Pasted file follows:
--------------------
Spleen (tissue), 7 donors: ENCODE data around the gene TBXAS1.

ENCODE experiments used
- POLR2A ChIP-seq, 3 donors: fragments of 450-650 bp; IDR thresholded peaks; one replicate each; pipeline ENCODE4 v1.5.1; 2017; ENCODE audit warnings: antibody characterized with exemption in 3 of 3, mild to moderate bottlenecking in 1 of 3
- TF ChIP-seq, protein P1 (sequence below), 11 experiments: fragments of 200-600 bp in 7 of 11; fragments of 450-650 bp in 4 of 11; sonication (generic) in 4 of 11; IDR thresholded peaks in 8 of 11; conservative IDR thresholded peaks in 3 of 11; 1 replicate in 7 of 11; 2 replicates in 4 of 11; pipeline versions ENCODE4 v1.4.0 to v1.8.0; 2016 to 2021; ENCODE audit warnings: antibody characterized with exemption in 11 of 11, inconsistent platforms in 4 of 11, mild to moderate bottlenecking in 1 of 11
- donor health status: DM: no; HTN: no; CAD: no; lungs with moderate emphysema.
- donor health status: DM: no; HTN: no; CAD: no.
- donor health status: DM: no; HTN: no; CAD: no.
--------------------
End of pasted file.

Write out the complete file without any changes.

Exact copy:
Spleen (tissue), 7 donors: ENCODE data around the gene TBXAS1.

ENCODE experiments used
- POLR2A ChIP-seq, 3 donors: fragments of 450-650 bp; IDR thresholded peaks; one replicate each; pipeline ENCODE4 v1.5.1; 2017; ENCODE audit warnings: antibody characterized with exemption in 3 of 3, mild to moderate bottlenecking in 1 of 3
- TF ChIP-seq, protein P1 (sequence below), 11 experiments: fragments of 200-600 bp in 7 of 11; fragments of 450-650 bp in 4 of 11; sonication (generic) in 4 of 11; IDR thresholded peaks in 8 of 11; conservative IDR thresholded peaks in 3 of 11; 1 replicate in 7 of 11; 2 replicates in 4 of 11; pipeline versions ENCODE4 v1.4.0 to v1.8.0; 2016 to 2021; ENCODE audit warnings: antibody characterized with exemption in 11 of 11, inconsistent platforms in 4 of 11, mild to moderate bottlenecking in 1 of 11
- donor health status: DM: no; HTN: no; CAD: no; lungs with moderate emphysema.
- donor health status: DM: no; HTN: no; CAD: no.
- donor health status: DM: no; HTN: no; CAD: no.